Data Access Using Delegates, Part 1

Data access layer code is almost universally the same--you get a connection string, you open a connection, you execute your query, you turn your data into objects, you do some clean up of objects you created. You have probably written hundreds of components to do this.

One of my biggest annoyances with data access code is that it is usually decentralized, with each DAL opening and closing the connection, creating and destroying objects, etc. Maybe I want to go back and add in logging to each component and be able to turn it on and off. I can't really do that if I have hundreds of tiny DALs. Also, how do I know that all the developers on the project have been diligent about closing and disposing of all their objects? I don't want to have to verify this is true across everyone's components.

These exact concerns led me to a different design approach--one that would centralize the tedious, repetitive pieces into a component that could be easily managed, while providing all the necessary functionality and efficiency to the developers. This is not an easy task because the simplest approach to solve a data problem (datatables, for example) are typically not the fastest.

My requirements were to design a solution that would:
1) Centralize connection string management, so connection strings existed in exactly one place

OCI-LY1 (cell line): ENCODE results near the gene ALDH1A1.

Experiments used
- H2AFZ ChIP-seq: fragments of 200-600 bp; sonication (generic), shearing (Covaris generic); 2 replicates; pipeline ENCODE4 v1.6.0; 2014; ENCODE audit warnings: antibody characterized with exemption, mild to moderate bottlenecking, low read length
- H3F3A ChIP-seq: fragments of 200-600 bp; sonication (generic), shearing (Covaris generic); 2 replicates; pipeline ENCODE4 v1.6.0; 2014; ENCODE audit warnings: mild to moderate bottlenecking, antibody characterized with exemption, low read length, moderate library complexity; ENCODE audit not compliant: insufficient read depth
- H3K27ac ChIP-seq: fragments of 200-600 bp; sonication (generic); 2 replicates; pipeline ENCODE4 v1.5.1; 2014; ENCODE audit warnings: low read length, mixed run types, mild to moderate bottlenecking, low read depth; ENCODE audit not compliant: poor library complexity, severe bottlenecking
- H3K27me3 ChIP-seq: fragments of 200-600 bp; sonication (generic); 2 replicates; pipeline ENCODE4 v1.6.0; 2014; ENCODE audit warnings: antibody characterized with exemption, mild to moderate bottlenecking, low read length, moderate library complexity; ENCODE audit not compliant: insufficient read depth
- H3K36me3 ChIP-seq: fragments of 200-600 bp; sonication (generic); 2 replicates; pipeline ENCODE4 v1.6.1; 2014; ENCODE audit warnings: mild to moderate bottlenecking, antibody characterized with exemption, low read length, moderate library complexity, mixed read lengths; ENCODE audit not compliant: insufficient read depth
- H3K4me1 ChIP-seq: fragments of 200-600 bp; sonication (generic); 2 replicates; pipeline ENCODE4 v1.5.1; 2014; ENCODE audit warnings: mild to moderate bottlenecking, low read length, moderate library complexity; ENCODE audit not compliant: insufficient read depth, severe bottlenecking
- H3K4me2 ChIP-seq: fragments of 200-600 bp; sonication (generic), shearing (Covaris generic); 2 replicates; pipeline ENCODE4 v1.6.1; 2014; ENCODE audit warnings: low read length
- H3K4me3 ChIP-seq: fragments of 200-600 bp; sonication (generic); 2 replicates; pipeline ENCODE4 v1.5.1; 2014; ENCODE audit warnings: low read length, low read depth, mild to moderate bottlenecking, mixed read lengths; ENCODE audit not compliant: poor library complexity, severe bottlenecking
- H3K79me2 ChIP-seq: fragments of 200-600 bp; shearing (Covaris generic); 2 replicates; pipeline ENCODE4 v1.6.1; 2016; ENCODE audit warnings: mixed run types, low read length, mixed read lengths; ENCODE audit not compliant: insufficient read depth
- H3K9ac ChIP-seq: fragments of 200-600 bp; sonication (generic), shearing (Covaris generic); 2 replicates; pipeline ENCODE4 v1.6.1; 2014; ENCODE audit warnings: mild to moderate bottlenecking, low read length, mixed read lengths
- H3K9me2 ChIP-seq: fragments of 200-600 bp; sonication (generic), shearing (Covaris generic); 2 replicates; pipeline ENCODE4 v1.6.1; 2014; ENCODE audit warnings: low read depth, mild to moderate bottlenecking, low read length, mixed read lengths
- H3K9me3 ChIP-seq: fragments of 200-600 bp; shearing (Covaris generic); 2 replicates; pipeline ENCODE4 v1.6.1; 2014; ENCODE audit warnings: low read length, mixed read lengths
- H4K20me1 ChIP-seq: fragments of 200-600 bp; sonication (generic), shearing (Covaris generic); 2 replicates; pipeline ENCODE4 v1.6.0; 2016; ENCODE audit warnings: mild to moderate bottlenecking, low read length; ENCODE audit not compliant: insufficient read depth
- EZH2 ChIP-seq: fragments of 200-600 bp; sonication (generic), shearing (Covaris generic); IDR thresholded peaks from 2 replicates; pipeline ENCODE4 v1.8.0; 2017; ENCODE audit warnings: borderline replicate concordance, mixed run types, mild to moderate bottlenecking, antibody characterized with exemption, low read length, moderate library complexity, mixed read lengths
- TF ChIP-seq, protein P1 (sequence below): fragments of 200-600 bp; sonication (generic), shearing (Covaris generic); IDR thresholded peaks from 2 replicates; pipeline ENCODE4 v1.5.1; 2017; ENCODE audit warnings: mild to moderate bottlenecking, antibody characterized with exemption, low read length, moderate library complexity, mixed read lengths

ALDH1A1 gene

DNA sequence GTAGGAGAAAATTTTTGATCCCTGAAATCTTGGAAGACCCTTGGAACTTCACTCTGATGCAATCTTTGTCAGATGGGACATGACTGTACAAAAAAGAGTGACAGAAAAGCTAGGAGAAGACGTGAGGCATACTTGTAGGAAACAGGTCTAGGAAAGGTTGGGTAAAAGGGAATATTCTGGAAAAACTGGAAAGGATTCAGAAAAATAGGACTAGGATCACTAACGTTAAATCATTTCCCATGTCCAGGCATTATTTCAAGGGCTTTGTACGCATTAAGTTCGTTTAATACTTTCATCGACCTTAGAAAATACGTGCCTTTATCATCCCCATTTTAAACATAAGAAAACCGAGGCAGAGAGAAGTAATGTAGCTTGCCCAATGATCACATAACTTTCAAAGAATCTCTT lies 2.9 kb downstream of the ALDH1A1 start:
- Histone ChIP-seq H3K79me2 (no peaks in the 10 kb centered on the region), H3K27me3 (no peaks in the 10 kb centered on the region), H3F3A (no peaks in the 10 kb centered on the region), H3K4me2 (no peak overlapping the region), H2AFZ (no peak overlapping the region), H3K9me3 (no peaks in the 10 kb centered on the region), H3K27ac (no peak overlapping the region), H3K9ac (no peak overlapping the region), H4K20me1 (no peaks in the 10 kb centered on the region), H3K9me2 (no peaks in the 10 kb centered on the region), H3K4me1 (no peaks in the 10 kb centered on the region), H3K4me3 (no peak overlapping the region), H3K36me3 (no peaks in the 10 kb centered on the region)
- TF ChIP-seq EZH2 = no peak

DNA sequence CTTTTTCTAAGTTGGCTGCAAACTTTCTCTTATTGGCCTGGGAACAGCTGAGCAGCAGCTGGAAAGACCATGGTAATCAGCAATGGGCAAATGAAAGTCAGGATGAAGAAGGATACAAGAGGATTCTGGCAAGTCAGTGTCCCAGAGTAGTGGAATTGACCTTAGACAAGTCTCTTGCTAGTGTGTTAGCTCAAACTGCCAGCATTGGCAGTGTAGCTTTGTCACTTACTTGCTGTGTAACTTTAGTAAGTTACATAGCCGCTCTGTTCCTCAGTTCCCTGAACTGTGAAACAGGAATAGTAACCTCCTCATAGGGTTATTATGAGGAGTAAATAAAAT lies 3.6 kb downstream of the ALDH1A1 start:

2) Centralize object creation, and closing and disposing of objects, to ensure this always occurs
3) Centralize significant events, such as opening a connection or executing a command, to allow capturing of information for troubleshooting or profiling
4) Decentralize necessary functions, such as adding parameters to a stored procedure call
5) Allow for efficient data retrieval, rather than require an expensive retrieval method to meet the above criteria

Looking at these requirements, it didn't take long to realize that delegates were the best solution. Delegates allow efficient calls to be made to functions outside the centralized code, while providing a means to keep all the important code within a main data access component.

I will discuss delegates briefly, then jump into how you can use this approach to simplify and enhance your data access components.


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